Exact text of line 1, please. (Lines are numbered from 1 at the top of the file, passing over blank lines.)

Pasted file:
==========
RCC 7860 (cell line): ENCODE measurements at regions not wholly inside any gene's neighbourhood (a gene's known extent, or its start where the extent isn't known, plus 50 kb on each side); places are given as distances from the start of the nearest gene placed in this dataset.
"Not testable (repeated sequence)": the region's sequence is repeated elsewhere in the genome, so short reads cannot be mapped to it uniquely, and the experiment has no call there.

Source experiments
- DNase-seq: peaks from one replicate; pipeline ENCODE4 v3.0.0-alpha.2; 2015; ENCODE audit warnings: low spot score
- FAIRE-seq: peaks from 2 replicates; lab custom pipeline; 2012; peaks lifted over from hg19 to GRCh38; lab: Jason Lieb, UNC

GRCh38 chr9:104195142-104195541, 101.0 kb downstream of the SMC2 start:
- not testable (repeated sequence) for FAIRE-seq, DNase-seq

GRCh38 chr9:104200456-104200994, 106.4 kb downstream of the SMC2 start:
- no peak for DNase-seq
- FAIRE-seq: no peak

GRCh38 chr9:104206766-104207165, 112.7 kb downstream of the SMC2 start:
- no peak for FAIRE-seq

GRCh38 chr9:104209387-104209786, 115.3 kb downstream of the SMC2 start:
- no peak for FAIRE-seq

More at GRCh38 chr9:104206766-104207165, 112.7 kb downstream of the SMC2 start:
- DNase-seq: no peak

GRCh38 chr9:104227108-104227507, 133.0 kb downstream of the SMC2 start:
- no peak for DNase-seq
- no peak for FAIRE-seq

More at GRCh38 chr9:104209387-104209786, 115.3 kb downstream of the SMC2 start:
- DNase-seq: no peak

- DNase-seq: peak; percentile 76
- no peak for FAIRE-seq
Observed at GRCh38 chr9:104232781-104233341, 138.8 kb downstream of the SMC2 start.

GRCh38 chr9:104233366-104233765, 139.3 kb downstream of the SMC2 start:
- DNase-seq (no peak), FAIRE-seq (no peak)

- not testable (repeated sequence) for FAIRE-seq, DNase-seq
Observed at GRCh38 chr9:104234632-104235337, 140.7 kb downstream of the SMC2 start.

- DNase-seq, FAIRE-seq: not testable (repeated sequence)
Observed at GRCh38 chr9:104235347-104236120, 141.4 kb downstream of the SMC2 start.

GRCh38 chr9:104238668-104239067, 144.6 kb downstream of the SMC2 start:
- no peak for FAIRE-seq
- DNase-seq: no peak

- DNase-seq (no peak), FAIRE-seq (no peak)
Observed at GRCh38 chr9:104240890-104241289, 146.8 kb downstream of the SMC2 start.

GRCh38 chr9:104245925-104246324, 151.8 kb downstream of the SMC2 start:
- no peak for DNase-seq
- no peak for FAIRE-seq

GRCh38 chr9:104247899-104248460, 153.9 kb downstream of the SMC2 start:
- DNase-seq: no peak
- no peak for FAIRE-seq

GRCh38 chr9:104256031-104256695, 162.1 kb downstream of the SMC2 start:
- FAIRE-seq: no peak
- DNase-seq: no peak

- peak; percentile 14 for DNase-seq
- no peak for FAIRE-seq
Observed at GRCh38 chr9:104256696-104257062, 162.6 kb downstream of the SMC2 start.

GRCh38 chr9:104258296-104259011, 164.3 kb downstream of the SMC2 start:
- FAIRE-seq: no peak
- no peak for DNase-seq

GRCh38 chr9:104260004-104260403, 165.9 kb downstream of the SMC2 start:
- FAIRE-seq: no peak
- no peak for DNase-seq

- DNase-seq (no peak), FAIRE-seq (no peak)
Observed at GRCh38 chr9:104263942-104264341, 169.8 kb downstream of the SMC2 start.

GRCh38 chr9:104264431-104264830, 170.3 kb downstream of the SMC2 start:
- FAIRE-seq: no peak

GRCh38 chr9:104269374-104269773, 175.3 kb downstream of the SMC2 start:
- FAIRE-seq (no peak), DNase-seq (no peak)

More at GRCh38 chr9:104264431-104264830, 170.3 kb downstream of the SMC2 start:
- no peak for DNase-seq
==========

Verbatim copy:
RCC 7860 (cell line): ENCODE measurements at regions not wholly inside any gene's neighbourhood (a gene's known extent, or its start where the extent isn't known, plus 50 kb on each side); places are given as distances from the start of the nearest gene placed in this dataset.